Jon Favreau Says You Have To Listen To The Fans When It Comes To Star Wars

The Mandalorian

You could go on for days about the multitude of ways that Star Wars fans have disagreed with Disney’s handling of the franchise, and following the conclusion of the Sequel Trilogy that saw both The Last Jedi and The Rise of Skywalker become arguably the two most divisive entries in the series for wildly different reasons, Lucasfilm will be keen to get things back on track.

Even the prequels, which no diehard Star Wars fan seems to hold in the highest regard, seemed to generate less backlash than the works of both J.J. Abrams and Rian Johnson, although you could make the argument that it might have been a different story had the internet been as all-encompassing back then as it is now.

However, there’s no denying that there are certain sections of the fanbase that have been following Star Wars for decades who have become more disenfranchised than ever since George Lucas first sold the rights, matters that haven’t been helped by virtually every project being hit by some kind of production delay, behind-the-scenes issues or a fired director.

Lucasfilm President Kathleen Kennedy has taken the brunt of the blame, leaving Jon Favreau and Dave Filoni to ride to the rescue as Star Wars‘ white knights with The Mandalorian, which received almost universal acclaim from fans and critics alike, and now looks set to become the building block for the next decade of adventures set in a galaxy far, far away.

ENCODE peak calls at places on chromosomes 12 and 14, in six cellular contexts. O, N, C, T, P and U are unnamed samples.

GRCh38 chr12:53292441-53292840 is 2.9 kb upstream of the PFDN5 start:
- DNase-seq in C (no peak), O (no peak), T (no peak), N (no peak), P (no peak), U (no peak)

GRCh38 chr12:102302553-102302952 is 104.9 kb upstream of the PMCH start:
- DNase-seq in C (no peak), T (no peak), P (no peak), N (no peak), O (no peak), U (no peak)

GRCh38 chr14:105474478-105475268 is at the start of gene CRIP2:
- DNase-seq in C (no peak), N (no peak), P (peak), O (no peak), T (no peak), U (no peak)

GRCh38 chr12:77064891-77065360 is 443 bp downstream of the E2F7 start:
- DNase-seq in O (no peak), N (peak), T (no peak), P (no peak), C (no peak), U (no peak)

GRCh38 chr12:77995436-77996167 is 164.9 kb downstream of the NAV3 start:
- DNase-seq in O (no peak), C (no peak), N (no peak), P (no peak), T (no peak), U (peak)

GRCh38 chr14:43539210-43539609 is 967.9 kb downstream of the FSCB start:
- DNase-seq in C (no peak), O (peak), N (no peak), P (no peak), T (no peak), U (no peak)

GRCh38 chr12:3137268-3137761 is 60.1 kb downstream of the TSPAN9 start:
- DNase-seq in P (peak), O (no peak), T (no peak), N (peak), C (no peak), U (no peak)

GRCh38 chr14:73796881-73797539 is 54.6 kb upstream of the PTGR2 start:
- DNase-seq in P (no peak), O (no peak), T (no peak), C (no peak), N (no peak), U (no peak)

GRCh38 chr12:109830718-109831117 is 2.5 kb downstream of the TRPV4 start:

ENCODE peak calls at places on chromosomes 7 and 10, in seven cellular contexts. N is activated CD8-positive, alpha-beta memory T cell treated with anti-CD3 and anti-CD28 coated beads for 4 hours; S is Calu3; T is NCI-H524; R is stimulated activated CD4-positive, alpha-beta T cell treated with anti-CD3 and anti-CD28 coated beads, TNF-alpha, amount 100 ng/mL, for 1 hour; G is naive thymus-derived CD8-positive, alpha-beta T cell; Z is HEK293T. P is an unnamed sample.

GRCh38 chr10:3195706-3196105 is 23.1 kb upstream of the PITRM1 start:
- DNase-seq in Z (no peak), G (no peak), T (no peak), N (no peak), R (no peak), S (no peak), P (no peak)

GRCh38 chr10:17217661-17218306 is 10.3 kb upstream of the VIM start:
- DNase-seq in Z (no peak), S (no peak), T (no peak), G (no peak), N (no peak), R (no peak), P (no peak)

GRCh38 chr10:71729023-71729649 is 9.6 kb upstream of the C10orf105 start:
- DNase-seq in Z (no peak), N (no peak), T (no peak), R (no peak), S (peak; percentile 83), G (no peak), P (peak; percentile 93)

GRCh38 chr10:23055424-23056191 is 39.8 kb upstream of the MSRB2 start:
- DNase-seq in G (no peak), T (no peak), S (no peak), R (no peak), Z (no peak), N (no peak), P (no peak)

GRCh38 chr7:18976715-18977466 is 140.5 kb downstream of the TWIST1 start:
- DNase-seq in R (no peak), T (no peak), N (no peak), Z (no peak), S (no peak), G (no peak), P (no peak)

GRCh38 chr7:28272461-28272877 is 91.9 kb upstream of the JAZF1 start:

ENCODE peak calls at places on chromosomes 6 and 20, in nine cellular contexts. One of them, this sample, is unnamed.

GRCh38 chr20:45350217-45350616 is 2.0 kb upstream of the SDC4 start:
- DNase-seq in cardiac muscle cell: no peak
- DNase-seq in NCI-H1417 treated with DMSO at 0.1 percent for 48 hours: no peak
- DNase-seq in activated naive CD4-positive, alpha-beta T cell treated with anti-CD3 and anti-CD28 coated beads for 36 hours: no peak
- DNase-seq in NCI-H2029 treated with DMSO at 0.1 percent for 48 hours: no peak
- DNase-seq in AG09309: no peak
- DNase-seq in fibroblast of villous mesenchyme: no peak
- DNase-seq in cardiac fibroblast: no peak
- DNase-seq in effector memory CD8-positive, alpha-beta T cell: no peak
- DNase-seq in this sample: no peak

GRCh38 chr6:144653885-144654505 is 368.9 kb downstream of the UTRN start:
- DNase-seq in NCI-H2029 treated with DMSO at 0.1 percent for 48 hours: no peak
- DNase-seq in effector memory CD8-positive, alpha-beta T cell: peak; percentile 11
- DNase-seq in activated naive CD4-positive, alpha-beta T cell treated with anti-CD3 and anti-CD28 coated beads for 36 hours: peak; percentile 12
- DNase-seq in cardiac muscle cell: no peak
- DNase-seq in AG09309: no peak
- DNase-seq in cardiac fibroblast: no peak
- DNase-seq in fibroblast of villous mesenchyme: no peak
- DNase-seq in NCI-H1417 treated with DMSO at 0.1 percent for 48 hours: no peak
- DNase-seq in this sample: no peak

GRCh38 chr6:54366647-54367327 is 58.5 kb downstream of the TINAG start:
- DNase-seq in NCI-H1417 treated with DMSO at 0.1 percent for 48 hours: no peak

There’s a fine line between giving the people what they want and full-blown fan service, especially when it comes to a franchise like Star Wars, and in a recent interview, Favreau admitted that his comedy background gives him a better idea of how to listen to his audience.

“You put something out in the world, and then it echoes back at you. You have to listen. It’s not a one-way street. It’s a two-way street. You have to feel the energy of the audience. But when you come from comedy, and when I was doing improv back in Chicago, that’s it. You have to read the room, you have to feel the room. You have to be in community with the audience. You have to be part of it. The fact of the matter is, as much as we love working on Star Wars, we love even more making Star Wars for other people. And when other people are excited by it, dig what we’re doing and are appreciative, that’s as good as it gets for us.”

Favreau has done a solid job so far with The Mandalorian, managing to tell a great story that balances the introduction of new characters with plenty of nods to the storied history of Star Wars that don’t detract from the action, and there’s no reason to doubt that the upcoming second season isn’t going to follow suit.